Insect Predators for Controlling Aphids1 on Potatoes. 8. Green Peach Aphid Consumption by Coccinella septempunctata and C. transversoguttata2
Authors: SHANDS, W. A.; SIMPSON, GEDDES W.
Source: Journal of Economic Entomology, Volume 65, Number 5, October 1972 , pp. 1388-1392(5)
Publisher: Entomological Society of America
Abstract:When offered increasing numbers daily, pairs of adults of Coccinella septempunctata L. containing nondiapausing females consumed the largest percentage of green peach aphids, Myzus persicae (Sulzer), when the number offered was 170 or 200, as compared with 154 or 174 for those containing diapausing females, As the number of aphids per beetle introduced daily was increased from 58 to 115, the estimated daily consumption of nondiapausing females increased from 56 to 99, whereas that of diapausing females increased from 50 to 87, Daily aphid consumption by nondiapausing females was greater when they were fed aphids only or aphids daily along with a liquid food supplement every 4th day than when fed aphids daily plus the liquid supplement every 2nd day, Under similar conditions, daily aphid consumption by diapausing females was increased by including the liquid food supplement in the diet, whether offered every 4th or every 2nd day.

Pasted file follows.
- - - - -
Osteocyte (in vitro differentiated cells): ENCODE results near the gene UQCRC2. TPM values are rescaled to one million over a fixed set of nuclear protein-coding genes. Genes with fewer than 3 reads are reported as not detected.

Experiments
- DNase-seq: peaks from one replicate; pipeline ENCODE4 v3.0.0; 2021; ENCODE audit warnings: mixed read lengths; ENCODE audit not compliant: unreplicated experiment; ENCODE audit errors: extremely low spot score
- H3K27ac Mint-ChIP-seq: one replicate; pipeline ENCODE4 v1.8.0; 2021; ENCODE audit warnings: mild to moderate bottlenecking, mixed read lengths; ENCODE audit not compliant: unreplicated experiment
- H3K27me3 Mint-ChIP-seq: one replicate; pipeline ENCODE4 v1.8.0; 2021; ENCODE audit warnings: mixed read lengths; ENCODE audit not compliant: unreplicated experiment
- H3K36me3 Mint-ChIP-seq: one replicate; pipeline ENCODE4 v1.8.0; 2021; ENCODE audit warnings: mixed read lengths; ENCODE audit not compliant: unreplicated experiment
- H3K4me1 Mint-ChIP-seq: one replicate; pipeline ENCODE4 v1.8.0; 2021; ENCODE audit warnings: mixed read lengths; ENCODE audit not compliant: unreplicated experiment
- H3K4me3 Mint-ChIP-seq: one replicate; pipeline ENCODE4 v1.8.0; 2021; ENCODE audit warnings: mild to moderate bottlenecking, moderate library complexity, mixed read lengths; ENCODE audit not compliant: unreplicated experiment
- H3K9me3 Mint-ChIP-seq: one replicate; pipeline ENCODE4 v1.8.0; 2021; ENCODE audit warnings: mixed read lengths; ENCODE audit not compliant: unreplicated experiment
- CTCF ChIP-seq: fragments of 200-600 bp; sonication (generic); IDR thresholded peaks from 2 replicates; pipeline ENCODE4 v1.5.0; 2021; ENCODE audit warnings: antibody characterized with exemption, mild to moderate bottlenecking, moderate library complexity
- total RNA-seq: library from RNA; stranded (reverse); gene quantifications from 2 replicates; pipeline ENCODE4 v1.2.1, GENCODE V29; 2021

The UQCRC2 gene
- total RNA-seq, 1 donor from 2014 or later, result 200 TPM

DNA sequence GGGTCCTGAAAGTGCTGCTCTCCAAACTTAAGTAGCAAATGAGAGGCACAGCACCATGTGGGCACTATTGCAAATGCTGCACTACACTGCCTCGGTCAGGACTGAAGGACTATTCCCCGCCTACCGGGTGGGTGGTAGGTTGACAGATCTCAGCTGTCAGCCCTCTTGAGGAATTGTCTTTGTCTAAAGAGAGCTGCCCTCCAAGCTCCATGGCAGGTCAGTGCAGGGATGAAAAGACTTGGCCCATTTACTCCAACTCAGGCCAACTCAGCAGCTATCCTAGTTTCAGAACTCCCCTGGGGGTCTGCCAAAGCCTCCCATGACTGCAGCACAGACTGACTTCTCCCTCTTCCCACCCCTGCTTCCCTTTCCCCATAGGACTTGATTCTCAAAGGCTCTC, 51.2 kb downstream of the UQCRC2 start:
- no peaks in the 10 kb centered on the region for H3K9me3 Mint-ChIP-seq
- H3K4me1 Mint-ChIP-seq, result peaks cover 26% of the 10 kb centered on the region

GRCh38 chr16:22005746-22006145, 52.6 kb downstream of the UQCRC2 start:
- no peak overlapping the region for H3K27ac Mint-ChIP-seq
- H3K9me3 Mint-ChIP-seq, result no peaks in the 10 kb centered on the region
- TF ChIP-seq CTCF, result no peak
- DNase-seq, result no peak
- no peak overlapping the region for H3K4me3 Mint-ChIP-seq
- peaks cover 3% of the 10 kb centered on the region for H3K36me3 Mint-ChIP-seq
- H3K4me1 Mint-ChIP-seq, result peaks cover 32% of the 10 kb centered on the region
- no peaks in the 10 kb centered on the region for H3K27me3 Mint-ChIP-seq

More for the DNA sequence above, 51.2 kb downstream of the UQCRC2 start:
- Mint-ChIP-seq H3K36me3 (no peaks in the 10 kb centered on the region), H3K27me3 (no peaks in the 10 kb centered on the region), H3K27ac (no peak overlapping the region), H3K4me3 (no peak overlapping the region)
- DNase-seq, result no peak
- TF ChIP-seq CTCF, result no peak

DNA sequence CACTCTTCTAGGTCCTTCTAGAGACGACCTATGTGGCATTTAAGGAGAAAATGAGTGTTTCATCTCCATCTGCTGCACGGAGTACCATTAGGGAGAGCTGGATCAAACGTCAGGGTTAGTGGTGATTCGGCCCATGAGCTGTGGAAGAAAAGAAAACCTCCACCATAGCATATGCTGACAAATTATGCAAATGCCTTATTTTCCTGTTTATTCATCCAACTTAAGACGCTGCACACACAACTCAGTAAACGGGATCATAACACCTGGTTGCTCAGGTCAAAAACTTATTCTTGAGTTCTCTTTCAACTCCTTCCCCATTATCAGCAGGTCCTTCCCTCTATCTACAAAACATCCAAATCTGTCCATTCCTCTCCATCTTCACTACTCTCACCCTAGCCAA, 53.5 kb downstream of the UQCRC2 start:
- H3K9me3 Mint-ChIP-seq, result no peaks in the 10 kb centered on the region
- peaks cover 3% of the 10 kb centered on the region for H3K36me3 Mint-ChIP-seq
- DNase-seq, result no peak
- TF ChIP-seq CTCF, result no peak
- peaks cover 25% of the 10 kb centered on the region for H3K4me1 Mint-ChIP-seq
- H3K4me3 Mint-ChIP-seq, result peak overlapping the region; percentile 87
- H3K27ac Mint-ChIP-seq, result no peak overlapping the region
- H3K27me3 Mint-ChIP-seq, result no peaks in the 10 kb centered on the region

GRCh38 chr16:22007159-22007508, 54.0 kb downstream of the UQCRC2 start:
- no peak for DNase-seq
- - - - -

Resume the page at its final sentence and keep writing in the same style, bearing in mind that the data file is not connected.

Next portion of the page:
The larvae of C, septempunctata consumed from 619 to 750 green peach aphids (of all sizes), on average, between hatching and pupation, depending on time of year. The comparable range in numbers for C, transversoguttata Faldermann was 699 to 756, Differences between coecinellid lid species in numbers of aphids caten per larva were not significant (P=O.05).
Document Type: Research Article
Publication date: October 1972
- Journal of Economic Entomology is published bimonthly in February, April, June, August, October, and December. The journal publishes articles on the economic significance of insects and is divided into the following sections: apiculture & social insects; arthropods in relation to plant disease; forum; insecticide resistance and resistance management; ecotoxicology; biological and microbial control; ecology and behavior; sampling and biostatistics; household and structural insects; medical entomology; molecular entomology; veterinary entomology; forest entomology; horticultural entomology; field and forage crops, and small grains; stored-product; commodity treatment and quarantine entomology; and plant resistance. In addition to research papers, Journal of Economic Entomology publishes Letters to the Editor, interpretive articles in a Forum section, Short Communications, Rapid Communications, and Book Reviews.
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